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Positive Parenting- Ten Suggestions

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1)  Find Many Ways to Share Your Love and Approval.

Let them know how much you appreciate who they are and how unique they are. Don’t compare them to others or try to treat them in exactly the same way as any other sibling. Give them a positive self-image by telling them how much you value their special qualities. Think of ways to give them confirmation. You are special! I’m glad you’re part of my life. You are lovable and cuddly. I appreciate your _________________

2)  Encourage Positive Communication Patterns

If you ask your children open-ended questions, they will learn to think and express themselves better. What do they think of __________? What are their ideas about _________? What are they interested in? Let them know you value what they think and feel by actually listening to them and responding appropriately. If your child wants your attention while you are just cooking or talking to a friend, tell them when you will be available to listen to them.

3)  Set a Good Example

Children watch what we do more than they listen to what we say! If you want your child to be honest, helpful, respectful, and kind, you should behave that way. Your child will look up to you and will naturally imitate and say everything you do and say.

4)  Notice Good Behavior and Ignore the Bad

That which you pay attention to will grow! Children love to be noticed, so pay attention to helpful and positive behavior and ignore bad behavior. Avoid arguing with and yelling at your child. This can lead to showing negative behavior to get attention. Use time outs or natural and logical consequences for unacceptable behavior.

5)  Determine Reasonable Limits and Limitations

Appropriate boundaries and restrictions give children a sense of security. Explain to your child that their safety is your responsibility.

Try to involve your child as much as possible in determining the boundaries and limitations. Be persistent and fair to your child about enforcing boundaries and use natural and logical consequences where possible when they are forgotten.

6)  Accept Your Child’s Feelings and Think of Safe Ways to Help Him or Her Cope with them

Feelings are neither good nor bad nor correct or wrong. Feelings are just there! Feelings help us to know who we are and when something is good or bad for us. Children learn from their parents to handle and express their feelings.

That’s why it’s important to talk about — and find appropriate ways to deal with, your own feelings. If children have strong feelings, stay calm and help them find safe ways to release the negative energy of their feelings. Suppressing feelings causes bigger problems in the long run, such as depression, panic or stress and health problems.

7)  Help Kids Be Problem Solvers and Learn from Their Mistakes

Everyone will encounter problems and obstacles in their life. Help children see that there are many ways of dealing with obstacles and solving problems. If they have trouble solving a problem, provide them with other ways of looking at the problem and some alternative solutions. When they make a mistake, let them know it’s okay to be wrong.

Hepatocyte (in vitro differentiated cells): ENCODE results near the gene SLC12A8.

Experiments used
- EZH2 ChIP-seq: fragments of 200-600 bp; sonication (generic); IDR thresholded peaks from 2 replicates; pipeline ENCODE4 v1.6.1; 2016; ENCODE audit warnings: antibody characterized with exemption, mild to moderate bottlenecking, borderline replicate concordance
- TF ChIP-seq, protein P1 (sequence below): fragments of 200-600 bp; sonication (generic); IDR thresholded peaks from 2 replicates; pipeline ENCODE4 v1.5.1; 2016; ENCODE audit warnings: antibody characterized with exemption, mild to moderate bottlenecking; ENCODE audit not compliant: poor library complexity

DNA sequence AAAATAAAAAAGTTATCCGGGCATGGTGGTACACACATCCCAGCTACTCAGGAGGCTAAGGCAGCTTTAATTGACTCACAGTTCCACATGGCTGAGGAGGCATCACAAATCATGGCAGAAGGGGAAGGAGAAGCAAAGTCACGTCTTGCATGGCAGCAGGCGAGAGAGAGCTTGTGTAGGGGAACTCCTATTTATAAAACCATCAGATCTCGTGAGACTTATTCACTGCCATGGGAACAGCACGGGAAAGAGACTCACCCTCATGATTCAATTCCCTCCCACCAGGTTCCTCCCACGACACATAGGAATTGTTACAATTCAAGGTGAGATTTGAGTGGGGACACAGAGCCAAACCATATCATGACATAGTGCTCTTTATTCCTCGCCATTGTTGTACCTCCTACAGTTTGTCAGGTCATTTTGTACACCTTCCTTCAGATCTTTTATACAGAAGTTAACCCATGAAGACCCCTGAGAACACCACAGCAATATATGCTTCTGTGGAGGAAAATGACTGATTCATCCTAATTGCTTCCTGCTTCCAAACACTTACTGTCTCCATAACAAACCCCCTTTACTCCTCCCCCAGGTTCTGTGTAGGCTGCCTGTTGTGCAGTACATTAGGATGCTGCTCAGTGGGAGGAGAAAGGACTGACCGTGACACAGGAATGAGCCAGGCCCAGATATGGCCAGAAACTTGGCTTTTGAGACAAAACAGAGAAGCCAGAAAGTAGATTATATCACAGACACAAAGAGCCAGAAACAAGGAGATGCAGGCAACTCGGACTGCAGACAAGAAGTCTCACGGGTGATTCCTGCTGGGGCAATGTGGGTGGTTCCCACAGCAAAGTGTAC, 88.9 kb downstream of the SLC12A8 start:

They can be our best teachers if we allow them to. If something does go wrong, instead of making a big fuss about what went wrong, ask them what they learned from this situation.

8)  Avoid Threats and Bribery

Manipulating children because you have scared them or made promises to make them behave will cause problems in the long run. Children need to be able to trust the adults in their lives and feel safe with them.

Threatening and bribing only work in the short term because externally controlled behavior creates negative feelings and therefore being ineffective and long-lasting. Positive behavior is an internal choice the child makes, based on love and the need to please the parents.

9)  Only Make Promises You Can Keepchild

Your child is counting on you to feel loved and safe. If you don’t keep a promise, he or she will feel insecure and think you don’t care. Promises are just as important for something a child doesn’t want, like a time out! Avoid big threats or harsh punishments – these are promises too.

Later you will realize that you were wrong or went too far, and it will be confusing for the child if you don’t follow through. If you think of smaller consequences for their behavior, you are more likely to follow through. You must train your child to understand that Yes means Yes and No means No.

10)  Impose Reasonable Responsibilities

Children need to learn through experience. Give them tasks that help them feel valuable and important. Even at a young age, children can be helpful and feel that they contribute to the family in an important way. If you take the time to make chores fun, he/she will learn to be helpful and feel good about themselves.

It’s harder these days to feel like good parents. A lot of time and attention is required from them and the negative influence of our current media on our children is increasing. Every parent will have good and bad days. The trick is noticing when you’re starting to get upset or frustrated with your child. Recognizing that you’re being triggered and taking some calming breaths to get yourself back under control can help.

Manage the situation with your child before it gets out of hand – perhaps by giving a time out or taking a time out yourself to regain control. Parents make the most mistakes when they are angry: they yell, argue, pay attention to negative behavior and give punishments that are inappropriate for the situation.

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